July 31, 2012
2012 has already brought us many changes to our strategies and options regarding the treatment of HIV. Just days ago, the U.S. Food and Drug Administration (FDA) approved tenofovir/emtricitabine (Truvada) for pre-exposure prophylaxis (PrEP), the first biomedical intervention to prevent HIV infection. The FDA also approved the first at-home, over-the-counter test for HIV. The year also marks the emergence of two major themes: treatment as prevention (TasP) and the "cascade" of engagement in HIV care.
Here at the AIDS 2012 conference in Washington, D.C., there were several important oral and poster presentations on antiretroviral therapies. Here's a quick synopsis of the highlights.
The HTPN 052 study has already garnered acclaim in proving that antiretroviral treatment prevents HIV transmission. Here, additional data confirmed that early (rather than delayed) treatment for persons with CD4+ cell counts between 350 and 500 resulted in fewer AIDS events and tuberculosis (TB).
The ANRS group (France's National Agency for AIDS Research) presented encouraging data from their REFLATE study on the use of raltegravir (Isentress) for antiretroviral treatment of TB-coinfected patients who were receiving rifampin-containing anti-TB treatment.
Our group, the International Association of Physicians in AIDS Care (IAPAC), hosted a symposium on the first-ever evidence-based guidelines on improving entry into and retention in care, as well as adherence to antiretroviral treatment.
Previously this summer, a U.S. FDA panel recommended approval of the "quad" pill, which is coformulated with tenofovir (Viread), emtricitabine (FTC, Emtriva), the new pharmacokinetic booster cobicistat and the new integrase inhibitor elvitegravir. Investigators provided additional details of the quad's 48-week non-inferiority versus efavirenz (Sustiva, Stocrin) and versus boosted atazanavir (Reyataz), showing high suppression rates of the new combo in persons with very high viral loads (greater than 400,000 copies/ml).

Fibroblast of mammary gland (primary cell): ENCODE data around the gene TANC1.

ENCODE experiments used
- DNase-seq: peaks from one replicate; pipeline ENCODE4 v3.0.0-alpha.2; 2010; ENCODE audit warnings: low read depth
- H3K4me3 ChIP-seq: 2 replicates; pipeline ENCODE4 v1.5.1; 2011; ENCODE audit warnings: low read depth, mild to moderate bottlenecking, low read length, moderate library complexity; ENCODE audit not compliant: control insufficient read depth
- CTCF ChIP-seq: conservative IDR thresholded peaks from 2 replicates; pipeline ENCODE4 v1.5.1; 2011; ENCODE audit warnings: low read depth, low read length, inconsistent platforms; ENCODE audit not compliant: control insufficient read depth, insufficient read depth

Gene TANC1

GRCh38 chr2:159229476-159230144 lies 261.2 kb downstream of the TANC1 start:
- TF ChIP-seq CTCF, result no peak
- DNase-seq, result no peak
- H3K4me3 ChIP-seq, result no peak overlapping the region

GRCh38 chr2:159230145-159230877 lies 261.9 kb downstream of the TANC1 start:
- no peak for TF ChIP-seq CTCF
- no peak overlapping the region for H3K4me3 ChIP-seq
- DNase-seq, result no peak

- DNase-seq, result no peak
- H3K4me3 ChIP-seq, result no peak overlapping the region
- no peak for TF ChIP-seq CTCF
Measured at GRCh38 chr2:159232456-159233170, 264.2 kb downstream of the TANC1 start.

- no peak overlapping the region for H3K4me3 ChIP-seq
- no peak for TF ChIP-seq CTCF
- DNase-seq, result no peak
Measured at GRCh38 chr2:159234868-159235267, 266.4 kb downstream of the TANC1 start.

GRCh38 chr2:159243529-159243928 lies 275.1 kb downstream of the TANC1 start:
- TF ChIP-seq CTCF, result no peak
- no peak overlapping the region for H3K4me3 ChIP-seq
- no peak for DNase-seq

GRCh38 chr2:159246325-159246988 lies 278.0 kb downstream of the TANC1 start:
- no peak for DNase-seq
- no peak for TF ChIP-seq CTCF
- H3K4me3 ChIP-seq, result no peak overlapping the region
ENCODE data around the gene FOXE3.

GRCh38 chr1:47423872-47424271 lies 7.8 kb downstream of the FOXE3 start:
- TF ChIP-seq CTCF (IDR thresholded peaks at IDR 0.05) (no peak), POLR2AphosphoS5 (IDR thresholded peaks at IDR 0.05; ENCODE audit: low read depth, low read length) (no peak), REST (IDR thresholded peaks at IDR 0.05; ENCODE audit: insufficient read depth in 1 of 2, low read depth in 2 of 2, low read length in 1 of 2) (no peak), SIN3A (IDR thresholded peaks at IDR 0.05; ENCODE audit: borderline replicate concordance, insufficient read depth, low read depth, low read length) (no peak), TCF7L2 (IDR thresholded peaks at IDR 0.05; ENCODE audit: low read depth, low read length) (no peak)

Data from a Phase 3 study (Gilead 114) showed that cobicistat was similar to ritonavir (RTV, Norvir) in boosting atazanavir when either drug was taken alongside tenofovir/emtricitabine by treatment-naive persons.
The newest HIV integrase inhibitor dolutegravir was shown to be non-inferior to raltegravir when used with two NRTIs in a Phase 3 clinical trial among treatment-naive persons. The regimens were very well tolerated and there was little emergence of drug resistance.
In a press release last week, study sponsors also provided information on a companion study called SINGLE, which concluded that the regimen of abacavir/lamivudine (Epzicom, Kivexa) plus dolutegravir was superior to the industry standard regimen efavirenz/tenofovir/emtricitabine (Atripla).
Five-year data on the MERIT-ES study was presented here, showing continued similar effectiveness of maraviroc (Selzentry, Celsentri) versus efavirenz, when either drug was taken with zidovudine/lamivudine (Combivir) by treatment-naive people.
In a study that highlights the continued search for that elusive, successful NRTI-sparing regimen, a small trial exploring maraviroc versus tenofovir/emtricitabine (when either drug was taken with atazanavir/ritonavir) showed lower virologic response rates in the maraviroc arm (68% vs. 82%). A similar, single-arm pilot study looking at maraviroc combined with ritonavir-boosted darunavir (Prezista) showed a lower-than-hoped-for response rate, particularly among people with high viral loads.
The final five-year follow up on the important BENCHMRK studies (raltegravir with optimized background treatments) showed durable virologic suppression, with few treatment failures.
The 240-week analysis of the STARTMRK study also showed that treatment-naive persons who took raltegravir (with tenofovir/emtricitabine) had excellent long-term viral suppression and tolerability with better responses than those who took the efavirenz combination. Are we seeing a bar raising?
Results of the SPIRIT study showed the non-inferiority of switching patients on stable, boosted-protease inhibitor regimens to the fixed-dose combination of rilpivirine/tenofovir/emtricitabine (Complera). The data also showed a lower rate of virologic non-suppression in subjects switching treatment (1% vs. 5%). Not unexpectedly, those who switched had improvements in lipid parameters.
|Please note: Knowledge about HIV changes rapidly. Note the date of this summary's publication, and before treating patients or employing any therapies described in these materials, verify all information independently. If you are a patient, please consult a doctor or other medical professional before acting on any of the information presented in this summary. For a complete listing of our most recent conference coverage, click here.|